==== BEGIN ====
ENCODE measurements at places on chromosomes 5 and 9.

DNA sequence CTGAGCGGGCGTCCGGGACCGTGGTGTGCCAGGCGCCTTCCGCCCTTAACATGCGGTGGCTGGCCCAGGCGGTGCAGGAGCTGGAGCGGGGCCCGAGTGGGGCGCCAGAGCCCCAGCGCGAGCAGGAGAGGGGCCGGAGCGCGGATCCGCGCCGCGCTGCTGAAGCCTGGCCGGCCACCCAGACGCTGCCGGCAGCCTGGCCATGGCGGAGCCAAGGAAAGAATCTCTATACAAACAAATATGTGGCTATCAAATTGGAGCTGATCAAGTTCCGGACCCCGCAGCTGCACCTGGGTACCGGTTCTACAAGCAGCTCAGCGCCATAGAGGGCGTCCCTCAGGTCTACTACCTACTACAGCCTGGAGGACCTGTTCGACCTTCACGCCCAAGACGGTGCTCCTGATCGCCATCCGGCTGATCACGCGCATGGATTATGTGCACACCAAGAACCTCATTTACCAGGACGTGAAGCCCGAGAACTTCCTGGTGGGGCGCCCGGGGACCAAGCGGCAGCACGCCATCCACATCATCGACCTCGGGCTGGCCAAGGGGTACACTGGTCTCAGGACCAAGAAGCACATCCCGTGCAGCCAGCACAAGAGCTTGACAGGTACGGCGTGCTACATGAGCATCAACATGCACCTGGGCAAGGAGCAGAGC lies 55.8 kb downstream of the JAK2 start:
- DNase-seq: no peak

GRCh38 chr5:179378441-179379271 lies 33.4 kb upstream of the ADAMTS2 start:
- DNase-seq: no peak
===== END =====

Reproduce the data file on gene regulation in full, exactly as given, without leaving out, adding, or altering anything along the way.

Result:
ENCODE measurements at places on chromosomes 5 and 9.

DNA sequence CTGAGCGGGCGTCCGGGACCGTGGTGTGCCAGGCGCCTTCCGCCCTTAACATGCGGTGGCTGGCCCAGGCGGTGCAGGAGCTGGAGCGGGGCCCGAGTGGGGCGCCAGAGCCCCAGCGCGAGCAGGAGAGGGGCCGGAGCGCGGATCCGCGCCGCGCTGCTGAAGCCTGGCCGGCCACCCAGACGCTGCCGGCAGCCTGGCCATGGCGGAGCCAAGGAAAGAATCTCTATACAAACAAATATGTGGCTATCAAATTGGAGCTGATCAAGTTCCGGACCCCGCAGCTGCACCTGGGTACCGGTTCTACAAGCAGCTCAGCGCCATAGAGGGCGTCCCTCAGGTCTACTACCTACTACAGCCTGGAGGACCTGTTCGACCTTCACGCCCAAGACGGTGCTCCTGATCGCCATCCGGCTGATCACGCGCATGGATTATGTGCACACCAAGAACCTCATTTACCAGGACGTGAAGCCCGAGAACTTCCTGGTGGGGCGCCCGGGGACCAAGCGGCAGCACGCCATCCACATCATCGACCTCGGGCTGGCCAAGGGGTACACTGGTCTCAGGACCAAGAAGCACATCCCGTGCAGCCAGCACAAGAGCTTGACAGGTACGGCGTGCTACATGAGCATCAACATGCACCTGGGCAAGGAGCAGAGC lies 55.8 kb downstream of the JAK2 start:
- DNase-seq: no peak

GRCh38 chr5:179378441-179379271 lies 33.4 kb upstream of the ADAMTS2 start:
- DNase-seq: no peak